Rather of focusing your efforts on hurting your ex, be sure that every move you make is actually geared to assist you move closer to a positive solution, not just to grasp a purely temporary advantage or to gratify an unproductive emotion. Let’s keep it that way!

Need a Divorce Lawyer in Scottsdale or Phoenix?

As proven legal counsel in family court, we have a network of Arizona attorneys, expert witnesses, mediators, tax specialists, estate planners, financial planners, child specialists, real property appraisers, adult and child therapists and parenting coordinators who are here for you if you ever need them. Our lawyersdivorce mediators and collaborative divorce attorneys in Scottsdale are here to make your divorce less stressful and keep you in control and the costs contained. Call today for an initial consultation at 480-744-7711 or [email protected]. Our family lawyers can also help with divorce litigation, child custodylegal guardianshippaternityprenuptial agreements, and more.

*This information is not intended to be legal advice. Please contact Canterbury Law Group today to learn more about your personal legal needs.

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Written by Canterbury Law Group

Should I Try Mediation Before Divorce?

Are you considering a divorce? Are you starting the divorce process or in the middle of a divorce? There are plenty of reasons why you should consult a mediator before signing or agreeing to anything. Ten of the biggest reasons are listed below.

Paperwork

DIY divorces where the parties complete all the paperwork are becoming more popular as they seem less costly. And they often are if you get everything right on the first try. However, many people without any legal training struggle with this. Mediators can help with this by issuing a Memorandum of Understanding (MoU), which outlines the divorce agreement that you reach. An attorney can then convert the MoU to a legal document and submit it to the court so you can be assured everything is filed in the correct manner.

Personal Attention

One of the critical aspects of mediation is that both sides are allowed time to be heard and speak. A mediator can examine situations in a way the Judge may not have time to do so.

More Economical

The price of divorce varies between is inevitably high but, mediation lowers expenses as they are less costly than attorneys and costs are shared between both parties.

Children’s Exposure to Conflict is Minimized

For many people, their children’s trauma during divorce is heartbreaking. In-person or online counseling (especially now, during the COVID-19 pandemic) can help immensely with this. Remember mediation means children aren’t required to appear in a courtroom or be interviewed by numerous professionals.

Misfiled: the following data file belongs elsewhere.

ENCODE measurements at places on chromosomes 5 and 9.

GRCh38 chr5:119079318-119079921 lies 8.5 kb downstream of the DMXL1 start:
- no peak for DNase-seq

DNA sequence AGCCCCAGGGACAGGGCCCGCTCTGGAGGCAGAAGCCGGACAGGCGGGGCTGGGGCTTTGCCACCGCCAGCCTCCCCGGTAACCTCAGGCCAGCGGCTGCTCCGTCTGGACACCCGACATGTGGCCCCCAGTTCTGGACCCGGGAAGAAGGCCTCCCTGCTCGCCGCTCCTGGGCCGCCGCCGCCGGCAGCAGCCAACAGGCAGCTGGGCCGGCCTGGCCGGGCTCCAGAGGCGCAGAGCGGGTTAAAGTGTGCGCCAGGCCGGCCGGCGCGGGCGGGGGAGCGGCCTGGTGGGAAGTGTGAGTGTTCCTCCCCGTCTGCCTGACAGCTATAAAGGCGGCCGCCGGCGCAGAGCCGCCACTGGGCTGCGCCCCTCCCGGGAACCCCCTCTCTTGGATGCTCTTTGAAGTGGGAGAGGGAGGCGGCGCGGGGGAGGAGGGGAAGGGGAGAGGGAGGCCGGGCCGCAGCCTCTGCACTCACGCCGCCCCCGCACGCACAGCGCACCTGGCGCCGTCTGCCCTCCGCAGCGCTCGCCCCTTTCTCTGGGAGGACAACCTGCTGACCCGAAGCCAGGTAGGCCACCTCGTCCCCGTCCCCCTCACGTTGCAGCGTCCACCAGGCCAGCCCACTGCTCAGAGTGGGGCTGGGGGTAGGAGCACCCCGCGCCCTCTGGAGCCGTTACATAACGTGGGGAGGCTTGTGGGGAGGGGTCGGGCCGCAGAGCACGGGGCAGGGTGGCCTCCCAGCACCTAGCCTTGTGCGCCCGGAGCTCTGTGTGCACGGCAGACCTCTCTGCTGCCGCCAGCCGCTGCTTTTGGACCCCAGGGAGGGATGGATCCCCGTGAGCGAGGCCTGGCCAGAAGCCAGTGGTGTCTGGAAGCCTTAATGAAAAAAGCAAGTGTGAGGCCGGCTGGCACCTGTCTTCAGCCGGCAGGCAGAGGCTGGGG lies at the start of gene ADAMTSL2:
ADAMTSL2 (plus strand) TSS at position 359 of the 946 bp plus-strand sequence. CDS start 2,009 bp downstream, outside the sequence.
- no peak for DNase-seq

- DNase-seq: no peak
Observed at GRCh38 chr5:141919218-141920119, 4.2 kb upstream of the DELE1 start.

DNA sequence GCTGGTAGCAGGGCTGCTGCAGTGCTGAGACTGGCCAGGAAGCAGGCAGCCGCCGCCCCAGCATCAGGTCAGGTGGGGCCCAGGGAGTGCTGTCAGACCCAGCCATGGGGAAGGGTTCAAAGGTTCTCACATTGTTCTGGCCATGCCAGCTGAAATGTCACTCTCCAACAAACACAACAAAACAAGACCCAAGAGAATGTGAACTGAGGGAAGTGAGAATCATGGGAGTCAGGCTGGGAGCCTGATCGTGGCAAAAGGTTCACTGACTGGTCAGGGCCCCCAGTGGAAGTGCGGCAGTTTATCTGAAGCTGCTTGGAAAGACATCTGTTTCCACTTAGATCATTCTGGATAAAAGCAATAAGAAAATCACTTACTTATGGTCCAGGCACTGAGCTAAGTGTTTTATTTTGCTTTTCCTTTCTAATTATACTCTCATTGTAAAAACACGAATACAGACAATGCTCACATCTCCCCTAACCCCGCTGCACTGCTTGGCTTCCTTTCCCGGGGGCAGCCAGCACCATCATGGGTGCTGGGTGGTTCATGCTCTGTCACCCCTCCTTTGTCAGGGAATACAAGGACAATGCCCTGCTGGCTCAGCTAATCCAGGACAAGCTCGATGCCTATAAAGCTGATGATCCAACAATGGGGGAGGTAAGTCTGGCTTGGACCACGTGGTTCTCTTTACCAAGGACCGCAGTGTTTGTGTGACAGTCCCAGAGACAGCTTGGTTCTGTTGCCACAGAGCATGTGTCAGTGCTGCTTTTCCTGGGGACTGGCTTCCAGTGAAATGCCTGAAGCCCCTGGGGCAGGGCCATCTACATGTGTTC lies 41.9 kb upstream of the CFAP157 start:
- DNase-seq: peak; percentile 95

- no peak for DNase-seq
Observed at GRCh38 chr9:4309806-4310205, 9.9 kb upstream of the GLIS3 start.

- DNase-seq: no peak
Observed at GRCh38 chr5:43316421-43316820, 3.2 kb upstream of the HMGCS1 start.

Confidentiality

When you appear in court, you and your lawyer will need to argue your case against everyone present. Most people find the process of discussing their lives in a roomful of strangers quite dreadful.

Resolution

Mediators are generally able to help divorcing parties reach agreements a lot faster than attorneys engaged in back-and-forth legal proceedings. The fact that you’re not dependent on the court’s schedule and a judge’s calendar of appointments can make the process even faster.

Solutions

You have more say over the agreements reached during mediation and are under no legal obligation to follow the rulings of a judge. The process is also a lot less adversarial, and mediators can raise points that lawyers may not be able to propose. You and your spouse should feel more comfortable bringing up different issues and coming to solutions.

Court Options

Using divorce mediation doesn’t mean fully rule out the option of going to court. If it becomes evident it may be the best course of action, you can still choose that option. Whatever happened with the mediator stays confidential, so both sides start anew in front of a judge.

Legal Advice

Even if you don’t end up in court, you can still consult your attorney during mediation. Professional, respected mediators will usually be able to point you in the direction of a mediation-friendly lawyer.

Mediation Builds Positive Emotions

Eventually, life will go on and return to a new (often much healthier) normal after a divorce. What happens during the proceedings will set the table for what that new normal will be like, so it makes sense to try and build on positive emotions. You will find it liberating to examine your ex-partner’s admirable traits, as they will be encouraged to do with you. This helps foster positive approaches between you, which can keep life after divorce far more stable.

Read More About 

How Much Does Divorce Mediation Cost?

How Much Does A Divorce Cost In Arizona?

How Much Does Collaborative Divorce Cost?

Collaborative Divorce In Arizona

*This information is not intended to be legal advice. Please contact Canterbury Law Group today to learn more about your personal legal needs. 480-744-7711 or [email protected]

Speak With Our Divorce Mediators In Scottsdale

We have a network of Arizona attorneys, tax specialists, estate planners, financial planners, child specialists, real property appraisers, adult and child therapists and parenting coordinators who are here for you if you ever need them. Our divorce mediators and collaborative divorce lawyers in Scottsdale are here to make your divorce less stressful and keep you in control. Call today for an initial consultation at 480-744-7711 or [email protected]

How To Divorce Your Wife And Keep Everything
Written by Canterbury Law Group

How To Divorce Your Wife

How To Divorce Your Wife And Keep Everything